By Ed McLaughlin and Wyn Lydecker
How to split equity is one of the most important decisions a founding team will make. Harvard Business School professor Noam Wasserman wrote that nearly 40% of startup teams spend a day or less hammering out an agreement. They frequently want to get it over with – often with a quick handshake. While this is an easy solution, it can also be a very expensive mistake. “An even split may be the best answer,” he said. “But if you land there by default rather than after a thorough discussion of expectations and contributions, your team will probably suffer.” He found that discontent within teams almost triples when founders split equity equally by default.
There is no right way to divide equity. But Wasserman estimated that founders deserve more equity because they had the original idea, or because they have more relevant experience, or will take a larger role in the company. His research shows that founders who had the idea for the company get around 10 to 15 more percentage points of equity than co-founders. Founders who have led other startups generally get 7 to 9 extra points, and the one who becomes CEO gets from 14 to 20 extra points.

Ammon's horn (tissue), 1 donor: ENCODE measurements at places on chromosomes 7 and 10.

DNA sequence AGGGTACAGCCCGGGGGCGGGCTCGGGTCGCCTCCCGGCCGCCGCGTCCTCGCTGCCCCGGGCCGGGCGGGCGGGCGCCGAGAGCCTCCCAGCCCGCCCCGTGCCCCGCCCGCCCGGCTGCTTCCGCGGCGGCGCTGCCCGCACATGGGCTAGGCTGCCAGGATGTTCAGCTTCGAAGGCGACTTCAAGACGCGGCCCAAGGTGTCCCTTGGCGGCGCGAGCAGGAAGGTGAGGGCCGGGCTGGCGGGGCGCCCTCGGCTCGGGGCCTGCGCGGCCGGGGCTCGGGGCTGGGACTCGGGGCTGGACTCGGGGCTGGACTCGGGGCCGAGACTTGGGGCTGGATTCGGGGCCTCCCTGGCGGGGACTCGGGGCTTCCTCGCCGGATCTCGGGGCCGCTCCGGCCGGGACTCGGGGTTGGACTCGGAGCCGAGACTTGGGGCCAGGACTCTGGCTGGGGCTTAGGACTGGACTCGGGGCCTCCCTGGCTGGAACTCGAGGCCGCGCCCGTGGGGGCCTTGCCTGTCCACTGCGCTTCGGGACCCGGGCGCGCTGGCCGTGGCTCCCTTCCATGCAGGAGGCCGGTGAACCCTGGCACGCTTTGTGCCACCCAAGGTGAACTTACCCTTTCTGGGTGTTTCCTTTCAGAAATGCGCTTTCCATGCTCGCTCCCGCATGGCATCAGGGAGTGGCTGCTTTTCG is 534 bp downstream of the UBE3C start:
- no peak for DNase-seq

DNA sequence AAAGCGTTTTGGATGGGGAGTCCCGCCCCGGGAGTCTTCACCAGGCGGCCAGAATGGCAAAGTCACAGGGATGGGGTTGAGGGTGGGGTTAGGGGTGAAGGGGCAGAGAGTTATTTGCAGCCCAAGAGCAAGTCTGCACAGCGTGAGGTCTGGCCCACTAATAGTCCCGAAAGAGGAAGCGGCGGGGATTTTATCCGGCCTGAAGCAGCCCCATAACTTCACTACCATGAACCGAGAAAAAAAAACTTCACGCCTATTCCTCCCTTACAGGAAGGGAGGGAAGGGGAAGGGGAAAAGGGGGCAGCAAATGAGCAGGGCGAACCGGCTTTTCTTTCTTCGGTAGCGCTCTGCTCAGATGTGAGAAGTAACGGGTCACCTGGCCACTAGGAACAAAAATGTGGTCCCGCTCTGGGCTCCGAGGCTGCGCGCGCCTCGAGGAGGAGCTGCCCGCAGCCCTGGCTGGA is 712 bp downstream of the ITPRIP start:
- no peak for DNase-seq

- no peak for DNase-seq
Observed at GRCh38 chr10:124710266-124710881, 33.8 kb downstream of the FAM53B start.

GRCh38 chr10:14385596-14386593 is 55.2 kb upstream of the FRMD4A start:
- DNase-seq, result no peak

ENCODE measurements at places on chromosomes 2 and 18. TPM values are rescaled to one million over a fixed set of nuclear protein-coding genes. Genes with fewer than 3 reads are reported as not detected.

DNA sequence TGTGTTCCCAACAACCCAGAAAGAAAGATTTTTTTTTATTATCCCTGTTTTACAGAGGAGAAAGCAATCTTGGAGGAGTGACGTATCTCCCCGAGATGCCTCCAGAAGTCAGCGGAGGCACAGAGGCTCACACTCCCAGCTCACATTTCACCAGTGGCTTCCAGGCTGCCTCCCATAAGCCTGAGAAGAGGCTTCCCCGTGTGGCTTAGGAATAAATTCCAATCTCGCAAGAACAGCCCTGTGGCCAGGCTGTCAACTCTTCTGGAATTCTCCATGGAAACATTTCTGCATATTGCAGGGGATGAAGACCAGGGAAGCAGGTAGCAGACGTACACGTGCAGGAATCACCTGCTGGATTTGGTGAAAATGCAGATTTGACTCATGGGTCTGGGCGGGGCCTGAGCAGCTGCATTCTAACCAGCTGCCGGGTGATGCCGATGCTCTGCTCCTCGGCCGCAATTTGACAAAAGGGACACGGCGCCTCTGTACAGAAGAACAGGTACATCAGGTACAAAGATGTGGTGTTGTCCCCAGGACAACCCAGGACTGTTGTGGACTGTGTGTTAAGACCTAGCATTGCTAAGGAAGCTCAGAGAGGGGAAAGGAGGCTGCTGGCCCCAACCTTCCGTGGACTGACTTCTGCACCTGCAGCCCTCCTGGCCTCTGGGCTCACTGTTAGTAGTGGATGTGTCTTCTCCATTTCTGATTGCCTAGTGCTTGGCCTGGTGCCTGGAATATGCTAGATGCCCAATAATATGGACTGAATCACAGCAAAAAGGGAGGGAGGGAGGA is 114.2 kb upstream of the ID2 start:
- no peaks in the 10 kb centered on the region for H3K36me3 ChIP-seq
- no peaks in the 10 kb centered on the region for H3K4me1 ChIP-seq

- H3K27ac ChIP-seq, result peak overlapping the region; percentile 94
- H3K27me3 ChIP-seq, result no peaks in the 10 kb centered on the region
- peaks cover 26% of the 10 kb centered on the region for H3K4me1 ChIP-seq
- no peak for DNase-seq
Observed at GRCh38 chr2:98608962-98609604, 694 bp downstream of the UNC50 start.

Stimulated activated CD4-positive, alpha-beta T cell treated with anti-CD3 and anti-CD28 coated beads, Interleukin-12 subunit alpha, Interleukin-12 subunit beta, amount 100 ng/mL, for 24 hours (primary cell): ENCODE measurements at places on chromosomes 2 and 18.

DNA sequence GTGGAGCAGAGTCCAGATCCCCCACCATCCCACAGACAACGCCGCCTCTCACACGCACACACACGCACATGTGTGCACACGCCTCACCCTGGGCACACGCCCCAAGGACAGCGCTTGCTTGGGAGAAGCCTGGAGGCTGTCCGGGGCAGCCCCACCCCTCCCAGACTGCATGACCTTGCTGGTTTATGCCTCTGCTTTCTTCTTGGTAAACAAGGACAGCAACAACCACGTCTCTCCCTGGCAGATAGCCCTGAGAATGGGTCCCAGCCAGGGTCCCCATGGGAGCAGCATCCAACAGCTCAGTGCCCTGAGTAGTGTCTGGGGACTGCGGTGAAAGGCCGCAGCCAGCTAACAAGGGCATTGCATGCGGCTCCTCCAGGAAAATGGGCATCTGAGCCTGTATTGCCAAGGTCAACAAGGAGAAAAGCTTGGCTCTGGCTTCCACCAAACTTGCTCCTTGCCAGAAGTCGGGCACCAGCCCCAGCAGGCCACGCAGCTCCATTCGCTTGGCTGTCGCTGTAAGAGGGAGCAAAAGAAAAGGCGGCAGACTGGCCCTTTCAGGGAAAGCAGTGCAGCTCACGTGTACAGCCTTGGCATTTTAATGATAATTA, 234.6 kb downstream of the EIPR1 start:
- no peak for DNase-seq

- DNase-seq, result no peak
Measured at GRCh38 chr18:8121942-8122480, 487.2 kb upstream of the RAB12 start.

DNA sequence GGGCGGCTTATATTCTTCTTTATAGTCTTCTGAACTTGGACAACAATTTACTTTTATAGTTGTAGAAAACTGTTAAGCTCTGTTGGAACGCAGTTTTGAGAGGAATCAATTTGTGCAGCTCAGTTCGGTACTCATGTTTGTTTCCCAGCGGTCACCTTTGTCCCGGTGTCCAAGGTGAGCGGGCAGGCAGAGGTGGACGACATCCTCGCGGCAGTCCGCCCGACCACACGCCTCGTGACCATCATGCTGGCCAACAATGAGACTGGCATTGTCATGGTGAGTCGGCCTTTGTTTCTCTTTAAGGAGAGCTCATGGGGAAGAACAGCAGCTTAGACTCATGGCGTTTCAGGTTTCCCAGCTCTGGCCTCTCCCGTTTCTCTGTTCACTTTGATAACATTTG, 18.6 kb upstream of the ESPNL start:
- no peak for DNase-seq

So don’t be too hasty — founders’ early decisions can make or break their startup and their team.
Ed McLaughlin is currently co-writing the book “The Purpose Is Profit” The Truth about Starting and Building Your Own Business, with Wyn Lydecker and Paul McLaughlin.
Copyright © 2015 by Ed McLaughlin All rights reserved.
It can also become more complicated than a split that stays the same forever depending on the contributions of each of the founders as well as their ages, family status, intentions to remain in the business, risk tolerances and financial requirements and expectations. This deserves considerable discussion among the founders when they are all friends and enthusiastic about the business.